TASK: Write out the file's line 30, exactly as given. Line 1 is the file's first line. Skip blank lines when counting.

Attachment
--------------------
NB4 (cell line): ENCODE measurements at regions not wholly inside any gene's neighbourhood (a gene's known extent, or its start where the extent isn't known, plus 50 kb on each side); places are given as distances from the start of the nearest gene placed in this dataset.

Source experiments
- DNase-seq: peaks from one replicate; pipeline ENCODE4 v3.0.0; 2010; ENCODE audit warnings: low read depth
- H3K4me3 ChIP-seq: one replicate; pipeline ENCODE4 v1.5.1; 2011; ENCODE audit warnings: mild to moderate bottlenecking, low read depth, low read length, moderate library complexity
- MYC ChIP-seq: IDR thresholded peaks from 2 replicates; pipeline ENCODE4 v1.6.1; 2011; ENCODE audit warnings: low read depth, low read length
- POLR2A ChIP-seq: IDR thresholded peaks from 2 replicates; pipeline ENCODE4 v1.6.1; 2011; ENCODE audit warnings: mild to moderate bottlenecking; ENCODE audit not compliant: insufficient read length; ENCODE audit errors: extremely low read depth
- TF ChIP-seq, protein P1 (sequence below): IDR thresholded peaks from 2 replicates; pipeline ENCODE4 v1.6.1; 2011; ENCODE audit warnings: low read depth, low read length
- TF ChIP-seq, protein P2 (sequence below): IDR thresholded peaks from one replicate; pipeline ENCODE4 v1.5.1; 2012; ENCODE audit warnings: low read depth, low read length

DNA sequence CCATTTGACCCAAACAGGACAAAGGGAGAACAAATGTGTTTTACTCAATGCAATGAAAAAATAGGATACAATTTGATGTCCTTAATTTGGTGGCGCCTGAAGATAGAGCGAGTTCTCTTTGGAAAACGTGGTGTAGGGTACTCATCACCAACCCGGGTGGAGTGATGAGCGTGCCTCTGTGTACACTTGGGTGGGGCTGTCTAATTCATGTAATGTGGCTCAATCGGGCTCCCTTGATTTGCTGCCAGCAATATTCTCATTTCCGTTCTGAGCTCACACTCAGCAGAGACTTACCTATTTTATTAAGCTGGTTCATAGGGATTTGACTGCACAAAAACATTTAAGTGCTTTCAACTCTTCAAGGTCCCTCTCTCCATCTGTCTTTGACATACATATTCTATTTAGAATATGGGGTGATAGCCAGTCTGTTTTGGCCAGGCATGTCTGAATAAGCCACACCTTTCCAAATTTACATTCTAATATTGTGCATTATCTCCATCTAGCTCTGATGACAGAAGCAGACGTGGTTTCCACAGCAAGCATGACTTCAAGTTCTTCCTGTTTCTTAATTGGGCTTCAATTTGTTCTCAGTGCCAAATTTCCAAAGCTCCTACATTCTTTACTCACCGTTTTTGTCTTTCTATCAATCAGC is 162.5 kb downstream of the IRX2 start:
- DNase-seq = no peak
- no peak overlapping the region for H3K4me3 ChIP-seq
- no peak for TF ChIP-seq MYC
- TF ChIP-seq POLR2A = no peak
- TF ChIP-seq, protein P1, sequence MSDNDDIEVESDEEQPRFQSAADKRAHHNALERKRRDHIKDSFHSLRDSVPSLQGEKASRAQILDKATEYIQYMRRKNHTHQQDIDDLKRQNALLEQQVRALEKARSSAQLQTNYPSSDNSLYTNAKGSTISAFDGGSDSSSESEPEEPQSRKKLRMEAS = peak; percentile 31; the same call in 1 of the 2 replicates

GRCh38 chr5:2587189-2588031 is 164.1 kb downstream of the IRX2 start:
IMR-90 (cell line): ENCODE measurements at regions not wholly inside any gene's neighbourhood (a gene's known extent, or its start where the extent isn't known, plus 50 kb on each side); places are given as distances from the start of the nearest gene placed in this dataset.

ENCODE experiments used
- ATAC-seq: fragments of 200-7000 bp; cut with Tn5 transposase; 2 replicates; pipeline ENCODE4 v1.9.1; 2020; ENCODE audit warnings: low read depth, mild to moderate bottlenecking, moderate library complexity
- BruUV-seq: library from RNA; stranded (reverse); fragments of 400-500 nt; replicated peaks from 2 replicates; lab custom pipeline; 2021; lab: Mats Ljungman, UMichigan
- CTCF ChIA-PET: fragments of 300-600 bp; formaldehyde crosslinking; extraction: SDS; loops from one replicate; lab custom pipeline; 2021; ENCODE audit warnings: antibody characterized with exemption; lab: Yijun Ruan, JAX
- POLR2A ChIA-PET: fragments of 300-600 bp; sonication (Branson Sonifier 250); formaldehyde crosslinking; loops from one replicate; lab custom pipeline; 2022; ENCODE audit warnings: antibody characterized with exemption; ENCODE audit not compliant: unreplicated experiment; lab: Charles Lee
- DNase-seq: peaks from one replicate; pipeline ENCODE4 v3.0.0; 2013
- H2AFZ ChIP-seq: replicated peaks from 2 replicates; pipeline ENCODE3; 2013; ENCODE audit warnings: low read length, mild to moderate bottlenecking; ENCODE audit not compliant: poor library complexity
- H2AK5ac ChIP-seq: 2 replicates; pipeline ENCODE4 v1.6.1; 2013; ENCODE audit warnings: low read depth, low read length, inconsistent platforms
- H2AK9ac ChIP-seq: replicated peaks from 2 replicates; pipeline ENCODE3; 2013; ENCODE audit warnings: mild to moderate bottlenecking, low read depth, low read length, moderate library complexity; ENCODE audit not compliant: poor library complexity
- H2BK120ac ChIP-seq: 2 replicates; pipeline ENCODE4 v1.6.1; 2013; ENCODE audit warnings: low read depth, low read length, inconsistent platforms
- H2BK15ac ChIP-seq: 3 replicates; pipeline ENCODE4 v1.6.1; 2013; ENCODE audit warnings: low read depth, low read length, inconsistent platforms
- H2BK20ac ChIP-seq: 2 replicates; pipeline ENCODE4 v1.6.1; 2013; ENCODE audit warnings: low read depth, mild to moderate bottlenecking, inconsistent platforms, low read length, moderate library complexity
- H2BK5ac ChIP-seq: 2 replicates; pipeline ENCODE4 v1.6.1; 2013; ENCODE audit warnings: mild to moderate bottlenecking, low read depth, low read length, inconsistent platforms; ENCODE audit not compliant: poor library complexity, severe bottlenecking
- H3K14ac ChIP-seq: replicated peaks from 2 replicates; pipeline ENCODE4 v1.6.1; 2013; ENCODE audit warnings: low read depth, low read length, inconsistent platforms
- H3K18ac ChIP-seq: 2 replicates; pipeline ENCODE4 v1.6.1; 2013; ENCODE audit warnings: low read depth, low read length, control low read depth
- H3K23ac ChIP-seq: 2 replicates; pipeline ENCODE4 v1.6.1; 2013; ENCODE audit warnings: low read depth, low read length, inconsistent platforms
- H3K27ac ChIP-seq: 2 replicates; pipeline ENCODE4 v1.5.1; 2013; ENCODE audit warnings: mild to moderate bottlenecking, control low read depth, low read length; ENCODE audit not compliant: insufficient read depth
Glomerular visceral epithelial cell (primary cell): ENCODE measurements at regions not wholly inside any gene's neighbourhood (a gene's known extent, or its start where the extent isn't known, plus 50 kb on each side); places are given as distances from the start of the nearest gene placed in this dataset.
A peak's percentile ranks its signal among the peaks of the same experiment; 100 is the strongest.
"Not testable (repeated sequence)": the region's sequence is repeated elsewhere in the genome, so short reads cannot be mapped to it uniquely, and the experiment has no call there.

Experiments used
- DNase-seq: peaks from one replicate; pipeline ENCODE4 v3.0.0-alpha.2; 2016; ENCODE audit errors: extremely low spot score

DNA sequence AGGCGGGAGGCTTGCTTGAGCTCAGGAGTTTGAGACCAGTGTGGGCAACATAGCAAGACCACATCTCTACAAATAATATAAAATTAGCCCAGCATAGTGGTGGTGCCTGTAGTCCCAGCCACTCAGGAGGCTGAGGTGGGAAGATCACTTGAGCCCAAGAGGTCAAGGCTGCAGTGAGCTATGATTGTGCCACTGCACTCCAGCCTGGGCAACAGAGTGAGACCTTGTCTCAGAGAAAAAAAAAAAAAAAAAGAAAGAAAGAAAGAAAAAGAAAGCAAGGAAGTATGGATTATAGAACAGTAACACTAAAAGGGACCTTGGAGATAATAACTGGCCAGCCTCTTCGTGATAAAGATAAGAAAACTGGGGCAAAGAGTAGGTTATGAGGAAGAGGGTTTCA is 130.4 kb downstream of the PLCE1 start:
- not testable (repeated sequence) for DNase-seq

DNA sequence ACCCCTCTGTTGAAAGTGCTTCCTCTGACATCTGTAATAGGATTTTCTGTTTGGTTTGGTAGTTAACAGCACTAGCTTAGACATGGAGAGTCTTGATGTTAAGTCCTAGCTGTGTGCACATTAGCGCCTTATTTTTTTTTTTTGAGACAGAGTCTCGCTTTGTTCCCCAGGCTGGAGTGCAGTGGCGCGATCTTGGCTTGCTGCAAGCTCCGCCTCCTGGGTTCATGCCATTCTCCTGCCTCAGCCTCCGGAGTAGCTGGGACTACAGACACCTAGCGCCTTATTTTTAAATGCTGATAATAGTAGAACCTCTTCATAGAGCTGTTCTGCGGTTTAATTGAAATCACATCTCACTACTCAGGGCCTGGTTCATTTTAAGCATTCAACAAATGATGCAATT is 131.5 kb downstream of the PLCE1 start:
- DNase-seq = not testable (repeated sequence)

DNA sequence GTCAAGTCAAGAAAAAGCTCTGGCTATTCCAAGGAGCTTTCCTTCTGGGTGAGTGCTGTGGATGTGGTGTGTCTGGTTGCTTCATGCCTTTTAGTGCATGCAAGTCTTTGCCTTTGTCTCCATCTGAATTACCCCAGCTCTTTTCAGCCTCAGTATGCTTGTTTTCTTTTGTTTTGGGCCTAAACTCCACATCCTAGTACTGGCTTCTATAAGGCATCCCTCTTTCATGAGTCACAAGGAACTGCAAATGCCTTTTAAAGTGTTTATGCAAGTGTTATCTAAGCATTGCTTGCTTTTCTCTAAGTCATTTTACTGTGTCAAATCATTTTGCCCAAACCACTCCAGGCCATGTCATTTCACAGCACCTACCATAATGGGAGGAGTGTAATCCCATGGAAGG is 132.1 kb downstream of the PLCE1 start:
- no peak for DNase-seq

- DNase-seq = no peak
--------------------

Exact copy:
- H3K14ac ChIP-seq: replicated peaks from 2 replicates; pipeline ENCODE4 v1.6.1; 2013; ENCODE audit warnings: low read depth, low read length, inconsistent platforms